With reports of rocketing food prices, spiralling energy bills and rents hitting the highest levels seen in years, you might expect that few people can afford to be splashing out serious cash at the shops these days – and retail figures suggest this is true.
Yet shopaholism remains a genuine problem for many of us – mainly women - that could actually be fuelled by feelings of unhappiness triggered by the recession.
There is overspending – which many of us are guilty of on the odd occasion – and there is an overwhelming compulsion to spend that is akin to an addiction like alcoholism, drug abuse or an eating disorder. This is known as shopaholism or oniomania, as it is called by psychiatrists .
It is estimated that a huge 10% of women worldwide suffer from shopaholism and are driven to spend far beyond their needs and affordability on a regular basis. Sufferers often experience feelings of low self confidence and go out to buy things to boost their mood. Yet when this temporary high ends, they are compelled to spend more and more – often the more expensive the purchase, the better they feel.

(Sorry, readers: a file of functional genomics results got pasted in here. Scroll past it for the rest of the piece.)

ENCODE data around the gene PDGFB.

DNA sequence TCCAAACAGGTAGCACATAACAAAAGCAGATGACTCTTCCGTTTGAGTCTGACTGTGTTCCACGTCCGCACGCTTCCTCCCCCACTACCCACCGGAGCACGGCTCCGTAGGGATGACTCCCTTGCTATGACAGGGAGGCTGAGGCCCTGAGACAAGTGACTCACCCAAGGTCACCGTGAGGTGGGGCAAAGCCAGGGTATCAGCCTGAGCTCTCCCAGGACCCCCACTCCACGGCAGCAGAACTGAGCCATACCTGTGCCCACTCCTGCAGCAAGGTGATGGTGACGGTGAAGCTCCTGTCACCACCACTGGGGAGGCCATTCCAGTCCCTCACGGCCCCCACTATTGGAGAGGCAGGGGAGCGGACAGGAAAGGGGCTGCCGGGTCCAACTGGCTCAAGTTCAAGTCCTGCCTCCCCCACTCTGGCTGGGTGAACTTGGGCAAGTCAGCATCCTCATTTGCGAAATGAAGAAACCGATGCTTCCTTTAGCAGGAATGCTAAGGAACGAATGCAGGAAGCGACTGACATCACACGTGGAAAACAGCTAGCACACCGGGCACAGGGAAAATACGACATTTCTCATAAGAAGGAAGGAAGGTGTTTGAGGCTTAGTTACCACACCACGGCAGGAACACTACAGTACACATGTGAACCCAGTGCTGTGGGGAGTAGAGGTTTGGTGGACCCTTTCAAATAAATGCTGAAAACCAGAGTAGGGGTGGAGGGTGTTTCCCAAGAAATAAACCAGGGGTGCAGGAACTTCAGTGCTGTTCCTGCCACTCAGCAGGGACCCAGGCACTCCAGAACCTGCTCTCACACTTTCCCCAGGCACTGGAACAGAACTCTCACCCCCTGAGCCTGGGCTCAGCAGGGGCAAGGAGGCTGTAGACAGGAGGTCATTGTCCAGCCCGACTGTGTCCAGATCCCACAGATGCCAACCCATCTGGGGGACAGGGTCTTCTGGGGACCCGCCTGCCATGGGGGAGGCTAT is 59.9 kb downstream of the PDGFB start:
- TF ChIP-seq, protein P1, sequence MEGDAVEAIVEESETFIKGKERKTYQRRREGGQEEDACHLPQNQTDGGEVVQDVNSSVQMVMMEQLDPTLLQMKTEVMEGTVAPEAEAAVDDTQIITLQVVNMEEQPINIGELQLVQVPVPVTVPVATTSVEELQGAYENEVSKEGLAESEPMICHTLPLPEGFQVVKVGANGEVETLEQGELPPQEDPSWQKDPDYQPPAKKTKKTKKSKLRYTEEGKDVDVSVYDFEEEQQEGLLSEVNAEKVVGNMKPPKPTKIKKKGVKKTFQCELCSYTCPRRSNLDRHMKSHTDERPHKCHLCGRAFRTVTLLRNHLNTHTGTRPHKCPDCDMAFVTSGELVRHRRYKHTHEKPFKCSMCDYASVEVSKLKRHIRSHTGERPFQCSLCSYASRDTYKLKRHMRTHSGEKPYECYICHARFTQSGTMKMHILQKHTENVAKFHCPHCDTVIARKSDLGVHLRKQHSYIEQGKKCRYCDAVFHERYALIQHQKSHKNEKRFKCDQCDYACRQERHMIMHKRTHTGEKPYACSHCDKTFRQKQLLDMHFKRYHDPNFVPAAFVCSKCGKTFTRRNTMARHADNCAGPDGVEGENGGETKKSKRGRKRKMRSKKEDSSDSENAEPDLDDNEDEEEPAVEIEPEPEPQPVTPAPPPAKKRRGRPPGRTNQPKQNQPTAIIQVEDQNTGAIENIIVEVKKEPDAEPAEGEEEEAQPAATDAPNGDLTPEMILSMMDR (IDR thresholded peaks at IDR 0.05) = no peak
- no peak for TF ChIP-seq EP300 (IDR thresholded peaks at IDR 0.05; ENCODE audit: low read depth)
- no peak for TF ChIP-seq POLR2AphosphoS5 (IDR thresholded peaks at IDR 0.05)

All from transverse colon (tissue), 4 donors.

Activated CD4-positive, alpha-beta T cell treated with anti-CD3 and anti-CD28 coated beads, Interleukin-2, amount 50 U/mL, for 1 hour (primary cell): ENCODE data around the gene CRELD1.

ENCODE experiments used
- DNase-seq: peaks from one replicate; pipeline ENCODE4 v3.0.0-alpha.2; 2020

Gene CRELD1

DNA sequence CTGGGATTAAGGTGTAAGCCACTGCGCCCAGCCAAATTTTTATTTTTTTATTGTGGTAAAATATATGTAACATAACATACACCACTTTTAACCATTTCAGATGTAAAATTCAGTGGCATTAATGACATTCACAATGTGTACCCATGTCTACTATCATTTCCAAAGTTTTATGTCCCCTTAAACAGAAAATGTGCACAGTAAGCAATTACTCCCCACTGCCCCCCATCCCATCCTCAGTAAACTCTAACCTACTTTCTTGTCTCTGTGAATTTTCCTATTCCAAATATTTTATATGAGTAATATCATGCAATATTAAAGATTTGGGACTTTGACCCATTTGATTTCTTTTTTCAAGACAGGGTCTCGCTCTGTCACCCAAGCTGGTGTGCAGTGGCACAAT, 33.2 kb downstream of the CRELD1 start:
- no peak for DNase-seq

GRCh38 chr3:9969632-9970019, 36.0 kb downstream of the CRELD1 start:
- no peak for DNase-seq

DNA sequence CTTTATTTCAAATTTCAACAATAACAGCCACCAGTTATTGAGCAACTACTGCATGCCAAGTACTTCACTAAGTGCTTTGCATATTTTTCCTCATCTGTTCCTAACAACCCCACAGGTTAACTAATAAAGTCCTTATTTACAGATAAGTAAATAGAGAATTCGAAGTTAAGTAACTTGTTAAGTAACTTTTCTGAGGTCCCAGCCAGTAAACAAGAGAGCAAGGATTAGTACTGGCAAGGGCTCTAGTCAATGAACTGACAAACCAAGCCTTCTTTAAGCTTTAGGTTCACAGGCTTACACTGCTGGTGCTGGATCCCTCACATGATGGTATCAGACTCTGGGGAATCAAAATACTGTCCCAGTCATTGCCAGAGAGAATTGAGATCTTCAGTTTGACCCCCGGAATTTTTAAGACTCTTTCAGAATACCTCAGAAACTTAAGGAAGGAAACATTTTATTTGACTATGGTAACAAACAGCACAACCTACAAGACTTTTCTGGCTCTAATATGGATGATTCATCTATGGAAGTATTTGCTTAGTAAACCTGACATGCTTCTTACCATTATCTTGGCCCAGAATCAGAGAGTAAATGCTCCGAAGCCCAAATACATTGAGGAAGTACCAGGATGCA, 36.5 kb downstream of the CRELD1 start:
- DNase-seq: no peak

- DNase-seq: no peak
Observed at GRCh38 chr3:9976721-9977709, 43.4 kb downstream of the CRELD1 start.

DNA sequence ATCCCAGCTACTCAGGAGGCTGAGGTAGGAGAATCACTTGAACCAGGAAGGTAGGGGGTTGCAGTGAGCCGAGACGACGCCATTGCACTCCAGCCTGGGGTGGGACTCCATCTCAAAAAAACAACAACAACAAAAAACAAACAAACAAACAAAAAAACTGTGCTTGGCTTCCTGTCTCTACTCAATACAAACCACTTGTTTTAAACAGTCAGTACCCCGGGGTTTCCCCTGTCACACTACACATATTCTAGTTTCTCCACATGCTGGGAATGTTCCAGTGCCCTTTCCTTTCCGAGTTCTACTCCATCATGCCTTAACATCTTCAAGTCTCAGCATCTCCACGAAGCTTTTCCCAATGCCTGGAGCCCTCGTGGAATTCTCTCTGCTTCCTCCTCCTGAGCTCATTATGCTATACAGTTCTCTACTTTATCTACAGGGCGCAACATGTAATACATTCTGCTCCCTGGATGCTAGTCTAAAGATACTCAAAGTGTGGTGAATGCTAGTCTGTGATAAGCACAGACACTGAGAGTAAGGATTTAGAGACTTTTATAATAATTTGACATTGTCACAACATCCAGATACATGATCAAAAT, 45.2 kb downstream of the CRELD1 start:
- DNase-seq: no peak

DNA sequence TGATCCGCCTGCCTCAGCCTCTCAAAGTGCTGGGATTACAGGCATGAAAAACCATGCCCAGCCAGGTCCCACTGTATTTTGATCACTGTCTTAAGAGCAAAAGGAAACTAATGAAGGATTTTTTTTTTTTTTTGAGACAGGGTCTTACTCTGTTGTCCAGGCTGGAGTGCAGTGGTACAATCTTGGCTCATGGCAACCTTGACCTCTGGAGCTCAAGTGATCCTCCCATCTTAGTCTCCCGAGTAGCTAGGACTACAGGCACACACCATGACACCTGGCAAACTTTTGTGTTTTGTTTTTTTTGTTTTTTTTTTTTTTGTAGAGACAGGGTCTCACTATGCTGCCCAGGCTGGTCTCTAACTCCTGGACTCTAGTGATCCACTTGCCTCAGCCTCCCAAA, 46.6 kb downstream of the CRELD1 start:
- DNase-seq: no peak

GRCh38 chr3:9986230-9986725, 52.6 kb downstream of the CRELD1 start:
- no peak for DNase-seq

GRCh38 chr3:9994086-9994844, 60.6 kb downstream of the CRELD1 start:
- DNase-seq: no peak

Figures from uSwitch suggest shopaholics in the UK have unsecured debts of £13 billion, with an average personal shopping debt of £3,353 - nearly three times the national average of £1,147.
If you suspect you are suffering from shopaholism, or are concerned that a friend or family member may be – the first step is to face up to the problem and admit it. A look through your bank and credit card statements should be pretty indicative – if you are regular buying things you do not need or cannot afford, ask yourself why.
To battle the problem, there are both short term practical steps to take, as well as longer term emotional triggers to address, possibly through counselling. Studies show shopaholism is often linked to obsessive compulsive disorder, so it some cases it can also be treated with similar medication.
Reining in spending requires a dramatic shift of mind set and commitment to only buy what you need. If you lack willpower, enlisting the help of a friend or family can help by giving you someone to be answerable to, perhaps each week or month, to track your progress.
Make a list when you go to the shops and stick to it. To aid this, only take the required amount of cash and start working in cash day-to-day as well – leave your cards at home, so you can't be tempted to pop out on your lunch break for an impromptu splurge.
Addressing debts is a top priority so speak to a debt charity if you are struggling to meet repayments on personal loans, credit cards or overdrafts. Try National Debtline, the Consumer Credit Counselling Service or Citizens Advice, and speak to your GP or visit the British Association for Counselling & Psychotherapy if you feel there is psychological trigger behind your spending.